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    Joshua Slocum's navigational methods
    From: Frank Reed
    Date: 2005 Apr 16, 01:56 EDT

    Joshua Slocum was the first solo  circumnavigator. His tale of his voyage in
    the late 1890s, "Sailing Alone Around  the World", is an adventure classic.
    Because its copyright has long since  expired, you can read it online or
    download it from various sites on the  Internet, and there are still print versions
    available. Highly  recommended!
    In SAATW Slocum delivers one of the most quotable and most  quoted tributes
    to the practice of finding longitude by lunar distances. In a  longer passage,
    well worth reading, he wrote:
    "The work of the  lunarian, though seldom practised in these days of
    chronometers, is beautifully  edifying, and there is nothing in the realm of
    navigation that lifts one's heart  up more in adoration." And most fans of lunars today
    feel the same way.
    A  great many people who have read Slocum's book have concluded, mistakenly I
     contend, that Slocum got his longitude throughout this epic voyage primarily
    by  lunar distance observations. They reason that since he had only a cheap
    "tin  clock" and no chronometer aboard and mentions lunars so fondly in this
    one  passage, he must have been taking lunar sights on a regular basis. For
    example,  a bit over ten years ago (according to a google groups search) Dan Hogan
    wrote  on the rec.boats newsgroup, "Yeah It wasn't much of a boat, BUT, he
    was one heck  of sailor. The reason he didn't need an accurate time piece was
    that he used  Lunars for his celestial navigation." Or in the recent book "The
    Race", Tim  Zimmerman wrote, "Slocum resorted to calculating his longitude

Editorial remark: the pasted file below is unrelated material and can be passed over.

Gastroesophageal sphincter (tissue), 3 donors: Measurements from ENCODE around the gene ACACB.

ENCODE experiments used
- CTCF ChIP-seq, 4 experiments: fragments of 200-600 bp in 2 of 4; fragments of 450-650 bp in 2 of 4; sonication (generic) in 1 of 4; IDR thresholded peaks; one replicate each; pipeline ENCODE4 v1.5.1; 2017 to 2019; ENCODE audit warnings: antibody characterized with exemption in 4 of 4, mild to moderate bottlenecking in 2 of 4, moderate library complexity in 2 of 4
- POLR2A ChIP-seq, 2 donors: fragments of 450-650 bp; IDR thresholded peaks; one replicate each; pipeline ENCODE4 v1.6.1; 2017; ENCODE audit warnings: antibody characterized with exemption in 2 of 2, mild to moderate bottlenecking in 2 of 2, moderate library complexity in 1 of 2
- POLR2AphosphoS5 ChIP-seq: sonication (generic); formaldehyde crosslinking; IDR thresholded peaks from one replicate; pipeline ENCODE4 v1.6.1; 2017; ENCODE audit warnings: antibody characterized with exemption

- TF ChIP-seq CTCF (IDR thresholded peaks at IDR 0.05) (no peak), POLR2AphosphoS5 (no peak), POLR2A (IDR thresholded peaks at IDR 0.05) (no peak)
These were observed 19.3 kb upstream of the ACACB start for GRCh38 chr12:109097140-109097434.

using the lunar  distance method, an extremely complicated procedure ..." (the
    idea that the  method is "extremely complicated" is a separate myth... for
    another day). And on  this list in 2002, George Huxtable wrote, "Joshua Slocum, who
    sailed around the  world single-handed at the very end of the 1800s, used
    lunars to do so (with  much latitude-sailing)."
    I raised this issue about a week after I joined  this list in December, 2003.
    There is no doubt that Slocum used lunars on one  afternoon in the Pacific.
    And there is no doubt that he wrote an eloquent  epitaph (quoted in part above)
    for the old lunar distance method. But the idea  that Slocum completed his
    circumnavigation *because* he used lunars, or that he  must have used lunars
    extensively *because* he had no chronometer is, in fact,  mistaken. Slocum kept
    his longitude by dead reckoning and says so rather  clearly, I think, in his
    book. His single lunar observation one afternoon in the  Pacific was not so
    different from a modern navigator's use of lunars --something  done for fun,
    challenge, historical experience, but not an essential component  of navigation
    There are a lot of people on the list now who were  not here in late 2003, so
    I would be curious to hear thoughts on Slocum's  navigational methods whether
    you were following the list then or not. If you  haven't read SAATW, you
    should. Go do it now. It's great fun.
    And if  anyone has any evidence to bring to bear on the issue of whether
    Slocum used  lunars more than once, I would be very interested to hear it. I've
    found one  interesting tidbit which I'll transcribe if there's  interest.

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